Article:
The More Pervasive Transparency is Into the Network, the Better the Chances of Early Detection
Whether you’ve been hacked already or not, your chances of cruising through “connected” life unscathed are about as thin as a Seattle mixologist’s mustache these days. And that’s pretty scary—in more than one way.
Think about it. The CIA conducts extensive background investigations. It requires polygraph examinations to gain a security clearance and determine eligibility for access to classified information. I mean, I saw Meet the Parents. The applicant-screening process looks foolproof.
And yet, by all indications, a malicious insider still made off with a boatload of secret CIA hacking tools.
The Devil Inside
It’s worrisome that our intelligence agencies can’t protect themselves from insider threats and scandal. But as reported by Reuters, “Government agencies estimate that there is one insider threat for every 6,000 to 8,000 employees.” Even if some quick math makes the percentage of possible threats seem low, think about the fact that federal, state, and local government employs about 22 million people. One bad breach alone can have far-reaching repercussions.
Plus, I think the The Doors had it right: People are strange. And to one degree or another, most anybody is corruptible. While the impure might be willing to sell out their country—or even their mother—for money and fame, the pure might be just as willing to do the same for a misguided ideology or religion. Then again, regardless of motivation, when it comes to cybersecurity, the goal for any organization remains the same: stop the bad guys.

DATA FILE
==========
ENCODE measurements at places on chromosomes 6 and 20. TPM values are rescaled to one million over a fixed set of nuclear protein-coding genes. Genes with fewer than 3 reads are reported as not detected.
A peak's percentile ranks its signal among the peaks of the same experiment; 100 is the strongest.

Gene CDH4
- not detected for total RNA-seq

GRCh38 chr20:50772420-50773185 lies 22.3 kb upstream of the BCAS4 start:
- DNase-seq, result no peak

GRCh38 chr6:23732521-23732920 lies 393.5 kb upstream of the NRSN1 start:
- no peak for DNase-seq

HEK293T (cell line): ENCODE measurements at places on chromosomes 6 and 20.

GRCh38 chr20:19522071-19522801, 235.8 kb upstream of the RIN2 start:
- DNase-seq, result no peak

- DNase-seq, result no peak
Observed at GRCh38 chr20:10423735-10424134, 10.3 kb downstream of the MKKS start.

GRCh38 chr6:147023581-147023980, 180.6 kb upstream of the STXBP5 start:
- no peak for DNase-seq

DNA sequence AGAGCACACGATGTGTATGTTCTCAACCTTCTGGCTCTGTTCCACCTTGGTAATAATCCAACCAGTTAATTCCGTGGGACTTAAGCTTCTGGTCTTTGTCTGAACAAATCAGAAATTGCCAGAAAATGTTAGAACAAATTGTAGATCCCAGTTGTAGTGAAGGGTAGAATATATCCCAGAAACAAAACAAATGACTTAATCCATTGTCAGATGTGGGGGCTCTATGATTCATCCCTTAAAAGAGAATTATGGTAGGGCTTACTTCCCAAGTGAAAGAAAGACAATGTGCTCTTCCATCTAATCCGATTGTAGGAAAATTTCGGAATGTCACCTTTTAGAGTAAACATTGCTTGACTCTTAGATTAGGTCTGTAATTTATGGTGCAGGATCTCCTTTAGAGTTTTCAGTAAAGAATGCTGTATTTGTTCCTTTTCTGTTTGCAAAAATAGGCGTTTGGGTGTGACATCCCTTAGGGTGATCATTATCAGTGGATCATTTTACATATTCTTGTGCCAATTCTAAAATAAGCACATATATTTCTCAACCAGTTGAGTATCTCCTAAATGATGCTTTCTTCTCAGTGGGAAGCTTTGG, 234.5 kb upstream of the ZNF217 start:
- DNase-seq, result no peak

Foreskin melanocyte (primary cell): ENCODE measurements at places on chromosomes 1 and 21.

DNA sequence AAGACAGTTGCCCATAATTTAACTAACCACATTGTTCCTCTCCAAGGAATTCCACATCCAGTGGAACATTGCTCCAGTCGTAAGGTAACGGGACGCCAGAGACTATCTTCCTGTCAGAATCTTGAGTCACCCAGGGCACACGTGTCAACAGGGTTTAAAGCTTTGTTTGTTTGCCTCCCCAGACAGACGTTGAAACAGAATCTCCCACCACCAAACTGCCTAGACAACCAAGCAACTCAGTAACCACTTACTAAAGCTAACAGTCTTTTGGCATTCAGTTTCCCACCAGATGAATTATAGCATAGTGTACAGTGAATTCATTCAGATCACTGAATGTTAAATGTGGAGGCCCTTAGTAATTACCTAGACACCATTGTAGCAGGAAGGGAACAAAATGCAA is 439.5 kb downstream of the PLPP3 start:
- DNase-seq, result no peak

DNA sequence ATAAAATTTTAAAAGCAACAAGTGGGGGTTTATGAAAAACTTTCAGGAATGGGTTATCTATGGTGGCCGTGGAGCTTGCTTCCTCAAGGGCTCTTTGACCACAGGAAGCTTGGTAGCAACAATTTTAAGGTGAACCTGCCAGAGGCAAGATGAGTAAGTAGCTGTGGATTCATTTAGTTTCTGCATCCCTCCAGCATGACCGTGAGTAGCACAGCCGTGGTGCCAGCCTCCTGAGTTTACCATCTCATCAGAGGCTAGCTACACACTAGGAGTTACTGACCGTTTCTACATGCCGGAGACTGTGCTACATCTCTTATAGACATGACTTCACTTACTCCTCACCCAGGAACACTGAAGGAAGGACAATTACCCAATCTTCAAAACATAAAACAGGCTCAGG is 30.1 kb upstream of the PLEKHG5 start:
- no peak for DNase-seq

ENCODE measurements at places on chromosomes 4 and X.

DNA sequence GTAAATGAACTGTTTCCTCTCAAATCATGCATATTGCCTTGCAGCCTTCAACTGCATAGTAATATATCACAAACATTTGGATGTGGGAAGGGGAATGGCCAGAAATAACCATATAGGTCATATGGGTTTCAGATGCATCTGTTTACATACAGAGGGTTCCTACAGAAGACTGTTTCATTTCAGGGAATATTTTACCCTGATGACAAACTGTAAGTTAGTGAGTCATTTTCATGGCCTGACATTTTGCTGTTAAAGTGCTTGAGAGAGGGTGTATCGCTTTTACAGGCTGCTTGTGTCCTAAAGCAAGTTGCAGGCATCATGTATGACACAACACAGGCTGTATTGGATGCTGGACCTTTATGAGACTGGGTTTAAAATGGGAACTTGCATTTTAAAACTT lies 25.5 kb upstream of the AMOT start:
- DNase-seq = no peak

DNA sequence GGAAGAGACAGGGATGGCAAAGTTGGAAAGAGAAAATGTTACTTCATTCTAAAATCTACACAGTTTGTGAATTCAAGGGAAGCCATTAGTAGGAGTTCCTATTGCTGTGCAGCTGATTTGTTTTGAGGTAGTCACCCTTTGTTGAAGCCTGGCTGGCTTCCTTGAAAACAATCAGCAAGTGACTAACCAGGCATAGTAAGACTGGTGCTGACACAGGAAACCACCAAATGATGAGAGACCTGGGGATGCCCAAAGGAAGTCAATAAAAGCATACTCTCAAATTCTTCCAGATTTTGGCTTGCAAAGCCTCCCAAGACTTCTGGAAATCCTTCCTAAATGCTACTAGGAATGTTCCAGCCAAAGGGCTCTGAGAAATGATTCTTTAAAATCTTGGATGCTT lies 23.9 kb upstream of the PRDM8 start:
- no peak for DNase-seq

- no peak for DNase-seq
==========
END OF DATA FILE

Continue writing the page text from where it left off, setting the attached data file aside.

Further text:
If total prevention’s no longer an option, what is? Perhaps it’s time to shift focus and, instead, become expert at threat detection, prediction, and response. Together, these can form the foundation of a modern security architecture; one that’s all about providing pervasive and continuous monitoring along with advanced behavioral analytics to uncover any bad eggs that slip through—or, even, any good ones turned rotten.
Keeping Abreast of Network Activity
Again, as evidenced by the CIA hack, sometimes, no matter how prepared you try to be, no matter how many policies and procedures you’ve put in place, no matter how healthy you try to stay, bad stuff can still happen. I was thinking about this while at a recent medical appointment.
Two biopsy needles were sticking out of my left breast when the radiologist asked me what I do for a living. I think it was a distraction tactic and I may have muttered something about cybersecurity . . . right before I passed out (me no likey needles). When I came to, it occurred to me that diagnostic mammography functions much like a network traffic visibility solution. Both are designed to help detect abnormalities (the potential devils inside) that might require further analysis.
Even though mammography can’t cure cancer and traffic visibility can’t cure data breaches, they can do an amazing job at providing better situational awareness. And that’s the first step toward uncovering a potential problem and enabling other, purpose-built security and analytics tools to investigate further—much like a pathologist would—and determine if an anomaly is benign or malignant. And with a diagnosis made, companies can use that intelligence to inform a follow-up course of action.
Tools need context to differentiate between good and bad. In other words, they need 100 percent visibility into traffic traversing the network. Without it, a malware protection tool can’t determine if an executable is good or bad; a data loss protection tool can’t decide if a document should be allowed to leave a network. And really, what’s the use of having a tool if you can’t provide it the traffic it needs to do its job?
The better and more pervasive transparency is into the network, the better the chances of early detection. If you can catch a bad guy before he’s had a chance to manipulate or exfiltrate data (Stage 0), your business will be in much better shape than if he’s already invaded every system, absconded with the crown jewels, and left you with nothing but a red skull flashing on your screen (stage 4).
You always think it’s not going to be you. That you won’t get hacked. That bad stuff happens to other companies, other people. Sooner or later though, your turn may come. First, will you be able to recognize it when it does? And, perhaps more important, be able to react appropriately?